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  1. Augustine, Matthew R. MD, MSHS
  2. Siu, Albert L. MD, MSPH
  3. Boockvar, Kenneth S. MD, MS
  4. DeCherrie, Linda V. MD
  5. Leff, Bruce A. MD
  6. Federman, Alex D. MD, MPH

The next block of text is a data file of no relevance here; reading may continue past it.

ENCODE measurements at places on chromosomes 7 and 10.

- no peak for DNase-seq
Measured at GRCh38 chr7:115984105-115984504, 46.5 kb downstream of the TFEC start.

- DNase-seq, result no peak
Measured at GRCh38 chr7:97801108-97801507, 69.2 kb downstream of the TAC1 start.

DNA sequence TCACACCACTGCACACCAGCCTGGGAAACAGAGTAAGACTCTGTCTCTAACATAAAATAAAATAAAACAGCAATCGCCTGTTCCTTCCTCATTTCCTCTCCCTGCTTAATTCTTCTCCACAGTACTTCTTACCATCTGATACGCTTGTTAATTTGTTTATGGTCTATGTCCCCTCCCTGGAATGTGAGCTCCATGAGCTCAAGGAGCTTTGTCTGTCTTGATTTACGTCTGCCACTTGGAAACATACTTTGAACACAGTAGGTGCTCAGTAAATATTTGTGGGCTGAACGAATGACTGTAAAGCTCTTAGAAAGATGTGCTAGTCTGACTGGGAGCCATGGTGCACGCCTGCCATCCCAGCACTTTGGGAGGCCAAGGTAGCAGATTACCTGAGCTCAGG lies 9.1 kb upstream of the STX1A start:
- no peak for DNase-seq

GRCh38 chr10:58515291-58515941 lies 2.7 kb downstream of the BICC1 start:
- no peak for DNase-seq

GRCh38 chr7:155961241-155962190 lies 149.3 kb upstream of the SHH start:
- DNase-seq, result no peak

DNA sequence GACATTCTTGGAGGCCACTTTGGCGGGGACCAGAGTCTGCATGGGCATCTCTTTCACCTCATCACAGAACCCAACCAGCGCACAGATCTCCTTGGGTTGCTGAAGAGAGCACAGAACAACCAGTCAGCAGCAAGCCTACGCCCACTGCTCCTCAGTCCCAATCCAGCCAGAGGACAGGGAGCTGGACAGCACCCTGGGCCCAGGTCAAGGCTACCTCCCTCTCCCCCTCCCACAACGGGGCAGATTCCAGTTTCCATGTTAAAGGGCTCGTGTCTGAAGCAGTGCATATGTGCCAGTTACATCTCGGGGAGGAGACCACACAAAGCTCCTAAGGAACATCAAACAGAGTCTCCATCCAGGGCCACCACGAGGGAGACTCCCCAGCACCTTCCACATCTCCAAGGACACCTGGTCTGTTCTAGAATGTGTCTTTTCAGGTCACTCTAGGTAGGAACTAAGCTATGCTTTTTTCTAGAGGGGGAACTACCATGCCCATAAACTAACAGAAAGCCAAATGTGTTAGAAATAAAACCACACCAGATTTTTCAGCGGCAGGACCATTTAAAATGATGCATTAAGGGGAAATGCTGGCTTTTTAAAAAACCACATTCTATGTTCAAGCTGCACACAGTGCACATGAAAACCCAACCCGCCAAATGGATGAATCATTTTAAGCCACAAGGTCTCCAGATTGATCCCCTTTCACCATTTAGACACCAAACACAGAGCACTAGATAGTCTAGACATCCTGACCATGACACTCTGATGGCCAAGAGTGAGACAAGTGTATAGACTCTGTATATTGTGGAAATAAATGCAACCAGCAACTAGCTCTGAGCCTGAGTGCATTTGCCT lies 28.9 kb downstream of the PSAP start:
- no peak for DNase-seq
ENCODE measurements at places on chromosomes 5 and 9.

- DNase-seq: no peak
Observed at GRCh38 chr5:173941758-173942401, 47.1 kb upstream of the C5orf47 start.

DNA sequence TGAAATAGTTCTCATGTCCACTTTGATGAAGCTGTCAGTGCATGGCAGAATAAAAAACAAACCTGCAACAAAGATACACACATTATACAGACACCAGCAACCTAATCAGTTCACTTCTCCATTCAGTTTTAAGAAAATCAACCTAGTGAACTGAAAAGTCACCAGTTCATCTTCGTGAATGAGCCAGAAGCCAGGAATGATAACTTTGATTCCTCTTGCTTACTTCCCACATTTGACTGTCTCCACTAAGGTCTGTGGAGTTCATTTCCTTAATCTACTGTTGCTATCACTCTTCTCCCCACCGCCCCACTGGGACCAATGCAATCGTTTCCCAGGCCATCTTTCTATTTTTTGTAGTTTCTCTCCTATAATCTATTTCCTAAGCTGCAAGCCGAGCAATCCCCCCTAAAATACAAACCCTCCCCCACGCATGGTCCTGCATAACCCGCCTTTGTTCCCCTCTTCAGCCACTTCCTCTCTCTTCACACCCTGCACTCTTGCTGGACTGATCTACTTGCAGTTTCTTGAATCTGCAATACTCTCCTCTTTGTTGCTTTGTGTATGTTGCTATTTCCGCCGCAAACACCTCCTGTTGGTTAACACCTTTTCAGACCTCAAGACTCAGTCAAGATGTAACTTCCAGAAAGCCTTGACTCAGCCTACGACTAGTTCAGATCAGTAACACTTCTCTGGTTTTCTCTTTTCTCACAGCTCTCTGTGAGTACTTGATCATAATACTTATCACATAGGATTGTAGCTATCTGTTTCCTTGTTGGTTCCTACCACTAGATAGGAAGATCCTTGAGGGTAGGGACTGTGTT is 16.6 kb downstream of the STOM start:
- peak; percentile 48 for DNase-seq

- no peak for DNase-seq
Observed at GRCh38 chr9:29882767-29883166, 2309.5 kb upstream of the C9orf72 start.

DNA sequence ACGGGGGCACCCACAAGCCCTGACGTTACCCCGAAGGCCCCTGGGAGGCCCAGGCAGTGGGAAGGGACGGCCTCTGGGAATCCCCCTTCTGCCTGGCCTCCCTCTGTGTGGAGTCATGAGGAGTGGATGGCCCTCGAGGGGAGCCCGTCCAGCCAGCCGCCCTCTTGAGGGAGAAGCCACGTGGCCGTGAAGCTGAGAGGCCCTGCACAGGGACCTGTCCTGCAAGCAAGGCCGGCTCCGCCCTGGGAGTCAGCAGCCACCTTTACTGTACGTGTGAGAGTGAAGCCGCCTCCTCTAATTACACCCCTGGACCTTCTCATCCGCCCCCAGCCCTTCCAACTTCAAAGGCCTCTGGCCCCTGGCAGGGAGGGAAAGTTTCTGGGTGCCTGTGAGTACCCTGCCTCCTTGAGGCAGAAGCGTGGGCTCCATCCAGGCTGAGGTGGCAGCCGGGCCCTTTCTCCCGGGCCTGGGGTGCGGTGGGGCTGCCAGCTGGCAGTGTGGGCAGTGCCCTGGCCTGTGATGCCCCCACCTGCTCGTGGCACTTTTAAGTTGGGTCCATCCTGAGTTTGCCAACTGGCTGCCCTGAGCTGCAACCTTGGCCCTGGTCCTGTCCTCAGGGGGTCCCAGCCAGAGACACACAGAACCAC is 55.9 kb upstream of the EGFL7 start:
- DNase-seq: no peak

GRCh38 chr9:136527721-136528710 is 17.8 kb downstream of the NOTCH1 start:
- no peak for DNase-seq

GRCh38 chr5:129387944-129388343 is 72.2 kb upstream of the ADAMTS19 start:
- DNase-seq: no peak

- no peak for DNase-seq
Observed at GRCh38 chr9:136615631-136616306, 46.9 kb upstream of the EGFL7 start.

The evaluation of social support within hospital at home (HaH) programs has been limited. We performed a secondary analysis of a prospective cohort evaluation of 295 participants receiving HaH care and 212 patients undergoing traditional hospitalization from November of 2014 to August of 2017. We examined the confounding and moderating effects of instrumental and informational social support upon length of stay and 30-day rehospitalization, emergency department (ED) visit, and skilled nursing facility admission. Instrumental social support attenuated the effects of HaH upon any ED visit (base model: OR 0.61, p = 0.037; controlling for social support: OR 0.71, p = 0.15). The association of HaH with other outcomes remained unchanged. Interactions between HaH and informational or instrumental social support for all outcomes were not significant. Lack of high levels of social support had little effect on the positive outcomes of HaH care, suggesting similar benefits of HaH services for patients with lower levels of social support.